Thailand's Contribution to the Land Campaigns of the United Nations in the Korean War
In last month's edition, I covered the beginning of the Korean War in June 1950 and Thailand's response to UN calls for help. Thai forces landed in South Korea in November 1950 but did not see action for four months. They acquitted themselves well.
On 2 June, the Thais, along with Greek, Turkish, and Philippine troops, and heavily supported by US artillery, tanks and air strikes, fought a successful eight-day battle to secure what was known as the Chorwon-Kumhwa area, approximately 32 kilometres inside North Korea.
Soon after this victory the conflict developed into a stalemate which became eerily reminiscent of the Western Front of the First World War. What had previously been a series of lengthy advances and equally lengthy withdrawals settled into a series of main line positions with artillery duels outweighing small arms engagements.
Between 31 July and 7 September 1951, Thai troops assisted the US 1st Cavalry Division and other UN units with the defence of Yuldong (Yultong), north of Yeoncheon. This was soon after peace talks had commenced and rumours of a settlement 'within weeks' constantly swept through the lines. From mid-1951 until the end of the war the UNC followed a policy of attempting to hold the main battle line rather than trying to achieve an all-out military victory.
For the Thais, the harsh Korean winters were harder to endure than the numerous Chinese and North Korean frontal assaults and artillery and mortar barrages made against their section of the UN line. Most of the men had never seen snow and a number fell victim to frostbite.
By the second winter (1951-1952) the Thais were supplied with American winter clothing and equipment and their officers given ready-made log bunkers for use as command posts. A group of 200 Thai replacement soldiers who arrived shortly after were given intensive cold weather training.
For the Thai land forces, perhaps their finest performance came in October and November 1952. The 21st Infantry Regiment replaced an American regiment on Hill 255, which was better known as Pork Chop Hill due to its shape. Hill 255 was one of six peaks which had been secured by the UN as part of a buffer for their line. The Chinese and North Koreans decided that it, and a number of other hills, needed to be recaptured and launched fierce assaults on Pork Chop Hill on the nights of 10 and 11 November. The Thais, supported by American artillery, held the line and killed more than 800 Chinese troops over the two nights. Another heavy Chinese attack was launched on 21 December, but again the Thai line held firm. When they were relieved by an American formation, the US soldiers found the departing Thais had written 'take good care of our Pork Chop' on one of the walls of the wooden bunkers.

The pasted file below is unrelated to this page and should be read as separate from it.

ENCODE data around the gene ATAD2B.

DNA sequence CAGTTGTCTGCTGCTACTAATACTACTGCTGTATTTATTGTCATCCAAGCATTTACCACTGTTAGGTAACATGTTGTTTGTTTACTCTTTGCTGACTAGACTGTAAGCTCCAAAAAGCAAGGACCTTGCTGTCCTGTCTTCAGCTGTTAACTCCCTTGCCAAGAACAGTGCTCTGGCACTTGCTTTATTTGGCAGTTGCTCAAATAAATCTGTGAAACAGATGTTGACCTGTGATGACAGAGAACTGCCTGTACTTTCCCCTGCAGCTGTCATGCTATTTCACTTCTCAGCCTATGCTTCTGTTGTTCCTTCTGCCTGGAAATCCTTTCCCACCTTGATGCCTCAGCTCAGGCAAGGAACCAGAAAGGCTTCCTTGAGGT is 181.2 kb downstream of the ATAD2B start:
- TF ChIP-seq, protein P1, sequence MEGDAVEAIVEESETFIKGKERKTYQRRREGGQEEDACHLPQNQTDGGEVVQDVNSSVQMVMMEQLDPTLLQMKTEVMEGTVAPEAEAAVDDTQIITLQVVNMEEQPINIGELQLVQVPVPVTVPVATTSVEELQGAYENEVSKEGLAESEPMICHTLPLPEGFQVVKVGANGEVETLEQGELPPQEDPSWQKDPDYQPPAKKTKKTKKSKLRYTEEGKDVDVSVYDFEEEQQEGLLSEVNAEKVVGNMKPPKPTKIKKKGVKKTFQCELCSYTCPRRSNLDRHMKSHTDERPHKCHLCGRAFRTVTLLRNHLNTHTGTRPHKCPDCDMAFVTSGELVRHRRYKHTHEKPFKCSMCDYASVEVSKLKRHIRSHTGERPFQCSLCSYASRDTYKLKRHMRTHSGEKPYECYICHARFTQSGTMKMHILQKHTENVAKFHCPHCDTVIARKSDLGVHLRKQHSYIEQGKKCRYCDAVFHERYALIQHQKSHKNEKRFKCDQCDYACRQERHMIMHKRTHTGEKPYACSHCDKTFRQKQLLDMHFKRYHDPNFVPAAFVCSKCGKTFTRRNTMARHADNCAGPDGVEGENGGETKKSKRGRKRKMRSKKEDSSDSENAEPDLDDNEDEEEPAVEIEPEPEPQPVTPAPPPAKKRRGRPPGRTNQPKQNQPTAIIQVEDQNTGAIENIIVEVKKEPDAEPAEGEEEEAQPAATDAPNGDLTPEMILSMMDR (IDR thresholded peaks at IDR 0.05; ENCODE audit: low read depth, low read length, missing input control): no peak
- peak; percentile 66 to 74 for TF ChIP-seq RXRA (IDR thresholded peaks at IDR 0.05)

In a separate incident, Major Alvin Price, the American commander of a battalion in the 2nd Infantry Division, was travelling in a jeep in South Korea with other soldiers, including the commander of a Thai battalion, when they came under mortar fire. They stopped the jeep and took cover in a ditch, all except the Thai commander. Price, a Second World War veteran, left his cover and, in his words, "…went back and got him and pulled him over into the ditch." Soon after he left the army in 1953, Price was awarded the Order of the Crown of Thailand by a grateful Thai government.
One of the last actions for the Thais began on 13 July 1953 at Hill 351 and became known as the battle of Kumhwa. A series of Chinese assaults against the position were beaten back over the next two weeks as armistice talks neared an end.
Finally, on 27 July 1953 after lengthy negotiations, an armistice was signed at Panmunjon. Both sides agreed to retire a distance of two kilometres from the last line of military contact, thereby creating a Demilitarised Zone (DMZ). Large numbers of US and UN troops, among them elements of the TEF, remained in South Korea to provide defence and act as a deterrent to further North Korean and Chinese aggression.
On 31 January 1955 more than 800 Thai soldiers and sailors arrived in Bangkok from South Korea. Large crowds were at the port to welcome the troops home after their service with UN and ROK forces.
When Prime Minister Pibul Songgram addressed the returnees he stated, "It is necessary to withdraw the Thai Expeditionary Force, because the situation around our own country requires careful watching."
All told, the TEF consisted of three infantry battalions, four naval vessels, and one air transport company. Over the 33 months the TEF spent fighting in Korea these units lost 91 men killed in battle. Another 27 died of other causes and 794 had been wounded or injured. Five men were missing.
Additionally, apart from the United States, Thailand was one of 10 other nations to send nurses to serve with the UNC.
A special cremation ceremony for the 118 men who died in Korea took place on 24 March 1955, presided over by King Bhumibol Adulyadej.
On 22 June 1972 the last 157 Thai troops left South Korea, completing almost 22 years of help in the military defence of that country. All told, around 18,500 Thai military personnel served tours of duty in Korea between 1950 and 1972.
Unfortunately we couldn't find any pictures to accompany this final part of the article apart from the one above of Prime Minister Pibul Songgram Apologies for that